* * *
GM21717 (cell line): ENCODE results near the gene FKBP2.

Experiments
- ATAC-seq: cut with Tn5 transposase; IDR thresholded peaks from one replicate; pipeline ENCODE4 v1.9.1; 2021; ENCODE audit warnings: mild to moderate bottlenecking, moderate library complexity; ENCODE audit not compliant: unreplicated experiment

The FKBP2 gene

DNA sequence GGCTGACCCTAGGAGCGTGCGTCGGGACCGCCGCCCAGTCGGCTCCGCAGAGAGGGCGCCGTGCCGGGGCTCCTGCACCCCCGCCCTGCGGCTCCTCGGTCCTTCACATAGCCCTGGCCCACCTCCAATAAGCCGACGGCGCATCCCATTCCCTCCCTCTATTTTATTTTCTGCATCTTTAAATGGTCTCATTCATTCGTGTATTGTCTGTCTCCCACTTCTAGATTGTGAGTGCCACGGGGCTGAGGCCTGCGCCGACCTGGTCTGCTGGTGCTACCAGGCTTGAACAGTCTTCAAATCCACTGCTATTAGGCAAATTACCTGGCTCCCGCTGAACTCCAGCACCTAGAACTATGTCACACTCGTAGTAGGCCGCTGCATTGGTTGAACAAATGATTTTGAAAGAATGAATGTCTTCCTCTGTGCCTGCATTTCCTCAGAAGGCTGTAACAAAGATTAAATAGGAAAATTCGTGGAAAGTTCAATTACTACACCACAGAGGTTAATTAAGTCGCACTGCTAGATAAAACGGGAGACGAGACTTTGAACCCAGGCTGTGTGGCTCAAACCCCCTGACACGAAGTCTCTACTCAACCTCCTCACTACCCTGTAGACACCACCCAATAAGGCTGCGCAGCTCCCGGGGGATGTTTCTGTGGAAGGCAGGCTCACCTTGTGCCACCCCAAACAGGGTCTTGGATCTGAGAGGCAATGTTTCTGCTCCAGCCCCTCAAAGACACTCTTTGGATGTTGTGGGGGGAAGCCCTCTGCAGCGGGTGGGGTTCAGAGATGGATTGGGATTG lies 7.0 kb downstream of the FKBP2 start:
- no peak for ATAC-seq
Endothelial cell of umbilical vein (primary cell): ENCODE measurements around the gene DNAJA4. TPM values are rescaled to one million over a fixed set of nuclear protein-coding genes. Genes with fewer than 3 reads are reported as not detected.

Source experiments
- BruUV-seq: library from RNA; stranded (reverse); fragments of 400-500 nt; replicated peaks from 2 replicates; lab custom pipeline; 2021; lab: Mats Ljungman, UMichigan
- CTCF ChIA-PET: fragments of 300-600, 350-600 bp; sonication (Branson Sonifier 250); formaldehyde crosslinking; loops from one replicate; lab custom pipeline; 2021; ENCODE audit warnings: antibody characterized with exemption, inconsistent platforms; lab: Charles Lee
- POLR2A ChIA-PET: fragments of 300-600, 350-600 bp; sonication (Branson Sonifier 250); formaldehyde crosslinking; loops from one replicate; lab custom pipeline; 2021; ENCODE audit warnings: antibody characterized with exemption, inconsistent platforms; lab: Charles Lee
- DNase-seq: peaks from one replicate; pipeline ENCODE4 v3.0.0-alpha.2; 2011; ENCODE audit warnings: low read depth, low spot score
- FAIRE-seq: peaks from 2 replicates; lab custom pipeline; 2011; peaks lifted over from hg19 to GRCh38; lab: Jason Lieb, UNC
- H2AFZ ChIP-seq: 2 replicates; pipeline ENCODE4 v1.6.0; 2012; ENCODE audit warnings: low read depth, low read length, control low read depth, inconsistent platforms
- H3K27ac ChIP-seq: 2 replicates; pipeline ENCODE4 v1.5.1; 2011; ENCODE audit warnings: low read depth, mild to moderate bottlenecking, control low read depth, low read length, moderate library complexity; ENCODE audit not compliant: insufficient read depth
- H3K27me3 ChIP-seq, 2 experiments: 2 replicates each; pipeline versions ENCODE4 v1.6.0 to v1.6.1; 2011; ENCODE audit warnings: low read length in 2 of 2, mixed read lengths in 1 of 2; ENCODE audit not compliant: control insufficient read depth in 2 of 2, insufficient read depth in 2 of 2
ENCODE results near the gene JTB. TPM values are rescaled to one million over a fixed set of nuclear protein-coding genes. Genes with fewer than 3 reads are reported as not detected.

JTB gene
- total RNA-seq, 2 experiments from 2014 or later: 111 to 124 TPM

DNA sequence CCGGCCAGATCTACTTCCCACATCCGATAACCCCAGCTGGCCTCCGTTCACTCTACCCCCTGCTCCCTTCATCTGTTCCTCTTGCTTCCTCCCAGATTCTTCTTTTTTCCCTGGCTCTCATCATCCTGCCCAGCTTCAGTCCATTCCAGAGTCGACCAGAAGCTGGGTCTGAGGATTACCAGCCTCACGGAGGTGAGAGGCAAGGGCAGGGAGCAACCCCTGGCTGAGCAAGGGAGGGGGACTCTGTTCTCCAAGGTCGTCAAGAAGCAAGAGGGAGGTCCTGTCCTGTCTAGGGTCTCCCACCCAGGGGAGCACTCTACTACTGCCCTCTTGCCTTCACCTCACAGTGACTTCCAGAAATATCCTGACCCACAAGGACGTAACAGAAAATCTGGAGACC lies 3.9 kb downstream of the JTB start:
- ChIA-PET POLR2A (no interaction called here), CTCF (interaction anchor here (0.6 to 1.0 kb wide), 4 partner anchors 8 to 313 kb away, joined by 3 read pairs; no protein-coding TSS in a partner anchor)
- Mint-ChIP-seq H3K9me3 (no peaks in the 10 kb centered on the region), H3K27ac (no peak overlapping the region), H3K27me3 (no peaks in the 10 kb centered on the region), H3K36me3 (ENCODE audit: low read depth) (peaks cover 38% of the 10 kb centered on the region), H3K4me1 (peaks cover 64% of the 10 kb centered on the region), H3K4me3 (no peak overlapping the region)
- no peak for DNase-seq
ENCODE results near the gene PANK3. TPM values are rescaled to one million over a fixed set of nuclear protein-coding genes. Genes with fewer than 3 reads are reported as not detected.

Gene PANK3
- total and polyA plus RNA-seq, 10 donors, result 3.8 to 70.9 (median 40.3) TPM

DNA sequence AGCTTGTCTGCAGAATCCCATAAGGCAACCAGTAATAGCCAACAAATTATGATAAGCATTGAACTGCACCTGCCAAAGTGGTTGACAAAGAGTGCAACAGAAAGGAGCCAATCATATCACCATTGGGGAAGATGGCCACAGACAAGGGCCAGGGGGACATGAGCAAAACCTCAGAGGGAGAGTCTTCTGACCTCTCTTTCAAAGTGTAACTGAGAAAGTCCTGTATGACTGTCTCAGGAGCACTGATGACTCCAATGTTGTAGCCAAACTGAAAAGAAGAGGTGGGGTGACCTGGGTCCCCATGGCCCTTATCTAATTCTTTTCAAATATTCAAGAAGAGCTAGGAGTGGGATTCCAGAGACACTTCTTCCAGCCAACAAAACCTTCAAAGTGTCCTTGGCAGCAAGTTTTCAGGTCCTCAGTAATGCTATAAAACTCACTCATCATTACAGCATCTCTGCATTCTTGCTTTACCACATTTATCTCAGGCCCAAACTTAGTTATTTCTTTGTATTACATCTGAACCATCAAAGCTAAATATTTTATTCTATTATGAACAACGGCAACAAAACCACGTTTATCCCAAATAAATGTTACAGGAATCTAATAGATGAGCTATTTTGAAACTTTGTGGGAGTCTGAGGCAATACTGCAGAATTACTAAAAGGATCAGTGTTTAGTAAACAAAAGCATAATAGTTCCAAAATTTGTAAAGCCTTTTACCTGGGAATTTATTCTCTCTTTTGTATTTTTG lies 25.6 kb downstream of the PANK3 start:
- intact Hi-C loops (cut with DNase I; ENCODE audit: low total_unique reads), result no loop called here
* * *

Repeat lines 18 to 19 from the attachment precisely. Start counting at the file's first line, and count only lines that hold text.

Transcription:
JTB gene
- total RNA-seq, 2 experiments from 2014 or later: 111 to 124 TPM